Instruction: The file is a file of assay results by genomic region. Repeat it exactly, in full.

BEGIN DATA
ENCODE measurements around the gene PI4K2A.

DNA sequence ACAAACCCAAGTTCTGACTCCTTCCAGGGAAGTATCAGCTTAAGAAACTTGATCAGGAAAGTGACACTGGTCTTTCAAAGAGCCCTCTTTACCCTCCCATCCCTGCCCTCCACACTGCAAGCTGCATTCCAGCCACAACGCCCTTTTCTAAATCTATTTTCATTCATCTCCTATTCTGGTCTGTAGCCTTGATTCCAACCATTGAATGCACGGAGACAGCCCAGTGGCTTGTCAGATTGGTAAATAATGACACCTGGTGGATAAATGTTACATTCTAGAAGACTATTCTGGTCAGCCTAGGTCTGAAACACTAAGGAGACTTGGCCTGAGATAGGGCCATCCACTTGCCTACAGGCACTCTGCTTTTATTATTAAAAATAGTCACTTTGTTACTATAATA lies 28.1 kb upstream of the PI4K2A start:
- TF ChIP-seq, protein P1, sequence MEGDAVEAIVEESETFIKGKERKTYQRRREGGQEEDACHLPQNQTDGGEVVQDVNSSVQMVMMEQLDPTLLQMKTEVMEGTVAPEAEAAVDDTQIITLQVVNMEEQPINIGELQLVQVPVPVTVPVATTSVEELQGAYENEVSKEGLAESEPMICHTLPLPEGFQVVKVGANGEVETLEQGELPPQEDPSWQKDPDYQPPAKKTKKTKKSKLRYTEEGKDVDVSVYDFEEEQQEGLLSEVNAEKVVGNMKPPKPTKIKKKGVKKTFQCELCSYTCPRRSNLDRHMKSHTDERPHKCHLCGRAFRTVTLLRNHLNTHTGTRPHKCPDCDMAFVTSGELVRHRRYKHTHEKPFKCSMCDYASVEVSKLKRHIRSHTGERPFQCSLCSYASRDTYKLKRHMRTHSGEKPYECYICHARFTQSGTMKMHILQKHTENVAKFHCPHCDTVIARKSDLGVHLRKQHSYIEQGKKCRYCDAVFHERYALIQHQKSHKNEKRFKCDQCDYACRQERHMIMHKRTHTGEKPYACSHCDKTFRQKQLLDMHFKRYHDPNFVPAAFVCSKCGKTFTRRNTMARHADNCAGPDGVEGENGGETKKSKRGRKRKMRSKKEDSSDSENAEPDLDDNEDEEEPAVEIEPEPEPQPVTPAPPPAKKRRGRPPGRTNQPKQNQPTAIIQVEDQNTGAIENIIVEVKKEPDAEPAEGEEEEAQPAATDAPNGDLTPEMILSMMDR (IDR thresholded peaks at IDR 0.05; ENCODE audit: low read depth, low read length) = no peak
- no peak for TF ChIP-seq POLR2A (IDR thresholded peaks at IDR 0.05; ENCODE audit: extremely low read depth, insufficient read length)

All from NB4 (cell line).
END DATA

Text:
ENCODE measurements around the gene PI4K2A.

DNA sequence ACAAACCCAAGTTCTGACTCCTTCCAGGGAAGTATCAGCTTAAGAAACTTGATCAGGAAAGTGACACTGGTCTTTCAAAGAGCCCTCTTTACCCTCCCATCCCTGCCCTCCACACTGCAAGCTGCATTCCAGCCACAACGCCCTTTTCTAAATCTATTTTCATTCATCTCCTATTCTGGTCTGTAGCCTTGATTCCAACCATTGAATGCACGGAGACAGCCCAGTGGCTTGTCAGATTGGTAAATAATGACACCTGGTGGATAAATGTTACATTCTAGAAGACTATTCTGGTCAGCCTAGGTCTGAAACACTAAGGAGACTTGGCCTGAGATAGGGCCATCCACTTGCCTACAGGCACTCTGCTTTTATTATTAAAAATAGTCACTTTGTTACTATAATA lies 28.1 kb upstream of the PI4K2A start:
- TF ChIP-seq, protein P1, sequence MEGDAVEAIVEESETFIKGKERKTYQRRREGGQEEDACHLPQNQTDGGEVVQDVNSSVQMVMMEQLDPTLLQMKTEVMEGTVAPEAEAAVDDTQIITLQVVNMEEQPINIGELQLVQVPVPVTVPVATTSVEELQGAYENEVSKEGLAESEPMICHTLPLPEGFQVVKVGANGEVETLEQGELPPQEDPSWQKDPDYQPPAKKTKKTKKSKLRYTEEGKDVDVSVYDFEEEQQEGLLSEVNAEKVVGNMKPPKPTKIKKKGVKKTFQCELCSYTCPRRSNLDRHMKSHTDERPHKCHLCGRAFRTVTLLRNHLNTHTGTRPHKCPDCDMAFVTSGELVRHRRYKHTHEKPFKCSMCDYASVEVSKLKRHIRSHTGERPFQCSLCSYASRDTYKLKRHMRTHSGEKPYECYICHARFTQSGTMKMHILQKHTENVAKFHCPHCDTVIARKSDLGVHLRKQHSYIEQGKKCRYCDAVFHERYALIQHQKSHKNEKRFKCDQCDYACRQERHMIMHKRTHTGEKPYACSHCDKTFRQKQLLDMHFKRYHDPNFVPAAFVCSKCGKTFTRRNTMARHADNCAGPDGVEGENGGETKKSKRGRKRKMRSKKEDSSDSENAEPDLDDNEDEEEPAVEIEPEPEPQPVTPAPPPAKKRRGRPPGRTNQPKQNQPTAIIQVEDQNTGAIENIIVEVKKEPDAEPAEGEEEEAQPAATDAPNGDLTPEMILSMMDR (IDR thresholded peaks at IDR 0.05; ENCODE audit: low read depth, low read length) = no peak
- no peak for TF ChIP-seq POLR2A (IDR thresholded peaks at IDR 0.05; ENCODE audit: extremely low read depth, insufficient read length)

All from NB4 (cell line).